“Mike has been a great mentor. He’s had a great vision for what UVU could become, and has worked tirelessly to make it happen. His foresight and perseverance have helped to transform our athletic department from a tiny JC program with little to no facilities, into a thriving and competitive NCAA Division I entity. Kudos to Mike for his long and outstanding service to UVU Athletics.”

Jacobsen, who has directly been involved in gathering $9 million at UVU over the years, says the move to Division I was the toughest thing in his career.

In 1986, Jacobsen was diagnosed with cancer. The remarkable aspect of Jacobsen’s tenure is that he dug in at that difficult time and made the majority of the big watermark events of his career come to pass after that.

“I love Mike like my father,” said Watts. “Many times he’s advised and counseled me, a lot of times when I was old enough to know better. But honestly, if someone takes a step back and looks at what he’s done, it’s nothing short of phenomenal. It is amazing.”

And so it is. UVU without Jacobsen in the WAC does seem like Moses unable to lead his people into the land of milk and honey.

But Jacobsen is OK with that. He will go on to other things as a father and grandfather and is prepared to pass the proverbial staff to another.

UVU highlights during Mike Jacobsen's tenure as athletic director

1984 — Hired as athletic director at Utah Technical College, overseeing five varsity sports and an athletic department consisting of only a handful of employees.

1986 — UTC joins the Scenic West Athletic Conference as a founding member.

1987 — UTC changes name to Utah Valley Community College.

1987-1995 — Serves on NJCAA committees for wrestling and cross country.

1993 — UVCC name changed to Utah Valley State College.

1995 — Named vice president for the National Alliance of Two-Year College Athletic Administrators.

1995 — Named director of NJCAA’s Region 18.

1995 — Appointed to the NJCAA Division I men’s basketball committee.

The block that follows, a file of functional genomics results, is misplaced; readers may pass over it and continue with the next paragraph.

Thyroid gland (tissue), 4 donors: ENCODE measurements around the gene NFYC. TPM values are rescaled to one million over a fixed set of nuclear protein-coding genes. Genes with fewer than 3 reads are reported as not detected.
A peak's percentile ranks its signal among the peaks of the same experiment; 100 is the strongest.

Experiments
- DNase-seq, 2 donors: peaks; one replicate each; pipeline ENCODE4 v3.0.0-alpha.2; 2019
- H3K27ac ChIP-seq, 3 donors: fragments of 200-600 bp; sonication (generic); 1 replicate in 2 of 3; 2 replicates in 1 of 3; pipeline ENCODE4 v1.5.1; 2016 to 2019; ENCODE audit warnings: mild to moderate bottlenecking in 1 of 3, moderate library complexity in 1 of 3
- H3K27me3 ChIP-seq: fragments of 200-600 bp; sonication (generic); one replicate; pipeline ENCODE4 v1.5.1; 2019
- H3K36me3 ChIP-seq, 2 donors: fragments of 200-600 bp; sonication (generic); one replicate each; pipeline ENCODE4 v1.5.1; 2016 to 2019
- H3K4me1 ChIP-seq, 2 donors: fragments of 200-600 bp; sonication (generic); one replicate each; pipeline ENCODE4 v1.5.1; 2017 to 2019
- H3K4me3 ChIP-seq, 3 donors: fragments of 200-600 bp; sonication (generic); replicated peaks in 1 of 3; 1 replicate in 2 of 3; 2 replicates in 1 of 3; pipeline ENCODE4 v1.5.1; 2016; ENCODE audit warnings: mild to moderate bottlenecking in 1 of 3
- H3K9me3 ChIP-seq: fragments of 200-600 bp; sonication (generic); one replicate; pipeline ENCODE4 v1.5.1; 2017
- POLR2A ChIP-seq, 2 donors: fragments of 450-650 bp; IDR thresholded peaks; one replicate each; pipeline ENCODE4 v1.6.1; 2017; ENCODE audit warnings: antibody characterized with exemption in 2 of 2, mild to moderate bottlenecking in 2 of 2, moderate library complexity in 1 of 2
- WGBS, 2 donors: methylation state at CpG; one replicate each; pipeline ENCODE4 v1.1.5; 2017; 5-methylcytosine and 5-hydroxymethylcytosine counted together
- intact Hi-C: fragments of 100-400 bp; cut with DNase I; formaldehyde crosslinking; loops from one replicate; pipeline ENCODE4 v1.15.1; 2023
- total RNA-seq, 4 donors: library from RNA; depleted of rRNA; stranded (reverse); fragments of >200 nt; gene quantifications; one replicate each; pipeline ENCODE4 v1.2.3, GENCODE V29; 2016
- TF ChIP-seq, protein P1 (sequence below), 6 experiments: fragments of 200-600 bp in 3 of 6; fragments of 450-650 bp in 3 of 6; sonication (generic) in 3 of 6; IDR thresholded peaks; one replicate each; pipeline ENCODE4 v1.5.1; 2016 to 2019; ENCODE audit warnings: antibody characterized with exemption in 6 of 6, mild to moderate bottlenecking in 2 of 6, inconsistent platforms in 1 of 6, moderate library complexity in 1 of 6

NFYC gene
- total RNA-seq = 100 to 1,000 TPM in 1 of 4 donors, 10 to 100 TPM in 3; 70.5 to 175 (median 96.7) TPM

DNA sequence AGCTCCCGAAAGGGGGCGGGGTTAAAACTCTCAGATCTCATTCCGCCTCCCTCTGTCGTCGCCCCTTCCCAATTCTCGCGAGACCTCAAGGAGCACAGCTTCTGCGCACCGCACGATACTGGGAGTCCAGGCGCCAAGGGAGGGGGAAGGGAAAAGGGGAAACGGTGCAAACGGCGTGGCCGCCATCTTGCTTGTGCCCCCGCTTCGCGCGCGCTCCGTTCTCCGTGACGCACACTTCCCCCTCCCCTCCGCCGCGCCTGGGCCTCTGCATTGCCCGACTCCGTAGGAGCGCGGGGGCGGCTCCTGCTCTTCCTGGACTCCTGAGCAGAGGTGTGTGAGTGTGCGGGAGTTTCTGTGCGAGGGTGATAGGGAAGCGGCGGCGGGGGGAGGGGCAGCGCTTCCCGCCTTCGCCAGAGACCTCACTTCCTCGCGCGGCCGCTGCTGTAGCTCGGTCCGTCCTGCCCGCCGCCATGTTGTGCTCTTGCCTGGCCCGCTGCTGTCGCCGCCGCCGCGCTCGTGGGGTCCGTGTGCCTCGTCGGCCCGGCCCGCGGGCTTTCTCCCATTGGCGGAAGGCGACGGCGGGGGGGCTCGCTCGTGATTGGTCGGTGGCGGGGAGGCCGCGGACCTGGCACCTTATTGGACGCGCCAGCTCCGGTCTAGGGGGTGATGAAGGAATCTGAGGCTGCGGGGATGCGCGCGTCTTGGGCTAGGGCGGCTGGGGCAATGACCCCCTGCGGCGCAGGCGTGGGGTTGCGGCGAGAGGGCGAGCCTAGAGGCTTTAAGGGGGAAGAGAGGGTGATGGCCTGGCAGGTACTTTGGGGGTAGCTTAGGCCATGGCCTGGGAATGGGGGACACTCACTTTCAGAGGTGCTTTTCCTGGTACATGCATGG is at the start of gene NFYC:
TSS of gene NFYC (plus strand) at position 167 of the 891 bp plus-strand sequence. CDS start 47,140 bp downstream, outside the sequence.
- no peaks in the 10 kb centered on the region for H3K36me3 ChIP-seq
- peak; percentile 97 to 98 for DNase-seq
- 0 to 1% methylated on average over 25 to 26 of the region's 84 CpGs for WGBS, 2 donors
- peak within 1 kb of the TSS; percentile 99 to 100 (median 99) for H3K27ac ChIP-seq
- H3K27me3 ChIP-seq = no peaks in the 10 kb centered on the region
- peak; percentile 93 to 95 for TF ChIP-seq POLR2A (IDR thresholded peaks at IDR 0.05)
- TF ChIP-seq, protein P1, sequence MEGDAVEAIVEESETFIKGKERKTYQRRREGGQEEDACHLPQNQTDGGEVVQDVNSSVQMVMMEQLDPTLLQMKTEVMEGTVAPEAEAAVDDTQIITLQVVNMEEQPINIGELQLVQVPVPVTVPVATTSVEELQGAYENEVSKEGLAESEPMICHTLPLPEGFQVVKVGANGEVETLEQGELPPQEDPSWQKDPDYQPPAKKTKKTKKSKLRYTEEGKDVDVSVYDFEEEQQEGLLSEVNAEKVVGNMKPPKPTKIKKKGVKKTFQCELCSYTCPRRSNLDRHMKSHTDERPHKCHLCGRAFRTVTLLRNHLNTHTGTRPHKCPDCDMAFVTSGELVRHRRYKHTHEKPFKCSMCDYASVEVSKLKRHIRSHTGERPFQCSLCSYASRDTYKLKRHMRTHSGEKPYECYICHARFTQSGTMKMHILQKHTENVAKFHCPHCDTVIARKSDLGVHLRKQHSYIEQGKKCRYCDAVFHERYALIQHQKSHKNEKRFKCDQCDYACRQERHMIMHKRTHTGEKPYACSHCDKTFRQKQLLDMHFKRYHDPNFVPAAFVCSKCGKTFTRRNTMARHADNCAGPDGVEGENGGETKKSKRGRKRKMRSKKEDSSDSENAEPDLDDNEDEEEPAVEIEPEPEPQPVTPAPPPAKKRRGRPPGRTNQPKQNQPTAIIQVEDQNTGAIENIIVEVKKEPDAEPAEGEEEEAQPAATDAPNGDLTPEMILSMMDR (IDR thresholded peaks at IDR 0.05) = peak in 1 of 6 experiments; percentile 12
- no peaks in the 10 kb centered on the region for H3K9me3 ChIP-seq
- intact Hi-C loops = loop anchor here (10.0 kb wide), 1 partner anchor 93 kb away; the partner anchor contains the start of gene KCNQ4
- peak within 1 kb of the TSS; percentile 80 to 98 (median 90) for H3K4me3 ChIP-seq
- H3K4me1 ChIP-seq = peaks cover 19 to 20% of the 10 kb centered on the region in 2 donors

1995 — Appointed to the NJCAA Division I football committee.

1996 — Served as president for the National Alliance of Two-Year College Administrators.

1996-2001 — Continues work on the NJCAA Executive Committee.

2000 — Utah Valley wins its first and only national title, claiming the NJCAA softball national championship.

2000 — Named the NACDA Athletic Director of the Year for the Junior/Community College West Region.

2001 — Recipient of the William L. Miller Award, which is the administrator of the year award for the National Alliance of Two-Year College Athletic Administrators.

2001 — Applies with the NCAA to explore moving his school and athletics program to NCAA Division I.

2003 — Utah Valley adds varsity wrestling, becoming the first school in 33 years to do so.

In 2002-03 — UVSC plays an exploratory year at the Division I level.

In 2003-04 — UVSC competes in its first year of NCAA Division I athletics.

July 2008 — The school transitions into Utah Valley University.

July 2008 — Helps found the Great West Conference, a league specifically designed to give D-I programs forced to operate as independents a conference home. UVU announced it would join the Great West Conference in July 2009.

July 2009 — UVU completes a seven-year provisional period and becomes a full Division I member, making it the first community college in modern history of the NCAA to move directly from a two-year school to the NCAA D-I level. Leads UVU to a Commissioner’s Cup title in every year it competed in the Great West Conference (it should repeat in 2013)

October 2012 — UVU announces it will join the Western Athletic Conference on July 1, 2013

October 2012 — Announces the addition of men’s soccer, which will be UVU’s 16th sport in 2014

January 2013 — Announces his retirement as athletic director at Utah Valley University after 29 years at the helm, effective June 30. During the past 10 years, Jacobsen has increased UVU’s budget from $1.2 million to $9.5 million

Dick Harmon, Deseret News sports columnist, can be found on Twitter as Harmonwrites and can be contacted at